I took a single economics class during my undergraduate, and I LOVED it! There are a number of incredibly useful concepts that can guide your thinking in all sorts of situations. Opportunity cost is a great way to consider alternatives and has helped me make better, more rational decisions.
The difference between real and nominal values is another of these concepts. When you first come across the terms, it’s natural to let your eyes glaze over and skip what could be a boring topic. Spending 5 or 10 minutes wrapping your head around their meaning is one of the foundational concepts for managing your money and understanding investments.
The difference between the real and nominal value is inflation. Most of us have a general idea of what inflation is: prices go up. It can either be viewed as (most) things getting more expensive or as the value of a dollar decreasing – both are accurate and are actually the exact same thing. When you hear about the inflation rate, this is typically measured by using a basket of representative goods (a gallon of milk, a gallon of gasoline, and a loaf of bread for example) and tracking how the cost of those items change over time.
At times in the past, inflation wasn’t an issue. When the American dollar was on a gold standard, it meant that each dollar could be exchanged for a set amount of gold ($20.67 from 1900 to 1933 for example). Gold has been viewed as a good store of value because its value stays constant. In Roman times, an ounce of gold would buy a nice set of clothes, during the Renaissance an ounce of gold would buy a nice set of clothes, and today an ounce of gold ($1,808.00 USD) buys a nice set of clothes.
ASIDE: I am NOT a “gold bug“. I don’t advise anyone to invest in gold and I don’t myself. I don’t advocate for a return to the gold standard or anything like that.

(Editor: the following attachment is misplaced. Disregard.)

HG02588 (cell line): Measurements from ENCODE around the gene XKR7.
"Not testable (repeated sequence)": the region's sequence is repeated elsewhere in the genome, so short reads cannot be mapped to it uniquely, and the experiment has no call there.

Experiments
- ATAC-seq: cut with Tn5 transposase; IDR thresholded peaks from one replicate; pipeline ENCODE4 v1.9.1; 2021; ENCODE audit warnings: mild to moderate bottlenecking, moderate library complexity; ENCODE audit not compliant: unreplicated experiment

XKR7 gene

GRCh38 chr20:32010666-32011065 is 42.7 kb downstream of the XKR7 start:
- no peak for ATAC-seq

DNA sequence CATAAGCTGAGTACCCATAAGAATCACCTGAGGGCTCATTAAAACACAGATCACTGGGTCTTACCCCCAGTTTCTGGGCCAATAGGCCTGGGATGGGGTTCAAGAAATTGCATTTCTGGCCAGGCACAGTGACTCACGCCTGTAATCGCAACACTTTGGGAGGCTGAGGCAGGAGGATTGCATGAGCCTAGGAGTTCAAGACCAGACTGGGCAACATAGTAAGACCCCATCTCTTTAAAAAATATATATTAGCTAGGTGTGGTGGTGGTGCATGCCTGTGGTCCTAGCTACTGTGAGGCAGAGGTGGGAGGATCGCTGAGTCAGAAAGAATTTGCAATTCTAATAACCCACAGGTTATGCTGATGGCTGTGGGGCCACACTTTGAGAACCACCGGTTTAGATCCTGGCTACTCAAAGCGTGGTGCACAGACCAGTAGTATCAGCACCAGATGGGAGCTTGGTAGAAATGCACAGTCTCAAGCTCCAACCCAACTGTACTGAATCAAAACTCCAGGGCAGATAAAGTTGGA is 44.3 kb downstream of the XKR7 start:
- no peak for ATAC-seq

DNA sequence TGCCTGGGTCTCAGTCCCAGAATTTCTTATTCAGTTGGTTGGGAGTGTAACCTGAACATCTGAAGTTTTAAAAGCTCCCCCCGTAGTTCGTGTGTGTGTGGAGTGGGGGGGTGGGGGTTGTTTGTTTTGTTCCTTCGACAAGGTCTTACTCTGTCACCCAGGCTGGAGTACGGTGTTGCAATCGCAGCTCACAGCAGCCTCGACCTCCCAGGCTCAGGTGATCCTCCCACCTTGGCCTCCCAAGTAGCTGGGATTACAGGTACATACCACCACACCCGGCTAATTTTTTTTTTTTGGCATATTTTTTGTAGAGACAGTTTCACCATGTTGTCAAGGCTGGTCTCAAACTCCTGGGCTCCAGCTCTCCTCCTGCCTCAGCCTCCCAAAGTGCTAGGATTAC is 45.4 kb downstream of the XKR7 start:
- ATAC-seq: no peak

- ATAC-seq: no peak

Deflation is also possible, which is where the price of things drops. We are all most familiar with this when purchasing computers – every year a brand new computer with comparable specifications gets cheaper.
The nominal value of something is simply the price we pay for it at that time. Consider the following prices for a loaf of bread:
1930 9 cents , 1940 10 cents , 1950 12 cents , 1960 22 cents , 1970 25 cents , 1980 50 cents , 1990 70 cents , 2008 $2.79 , 2013 $1.98
This is how we talk and think about prices in our daily lives.
The real value of something is the price we pay for it, in the currency of a reference year. If we consider the 1930’s bread above that cost 9 cents, we understand that 9 cents was worth much more back in 1930. It might be reasonable to ask, when was bread “more expensive” (for people of that time buying it), in 1930 or 2013? To evaluate this, we can use the real value. Since we’re most familiar with the currency of today, let’s put both prices in 2015 dollars.
Many sites provide the historical inflation rate. Often these will also have a simple inflation calculator. What the calculator is doing is taking the price of something and applying the inflation rate between the two periods to figure out what the value of that currency would be in a different year.
For example, between 1930 and 2015 there was 1,329.1% inflation. This means 9 cents in 1930 would be worth $1.29 ($0.09 * 1329.1%) in 2015. The inflation between 2013 and 2015 was 2.4%. This means $1.98 in 2013 would be worth $2.03 in 2015.
From this, we can say that it was cheaper for someone to buy a loaf of bread in 1930 than it is today – both in absolute terms (9 cents is less than $2) and in relative terms. In terms of what a dollar would have bought back then, bread was about 64% of the modern price.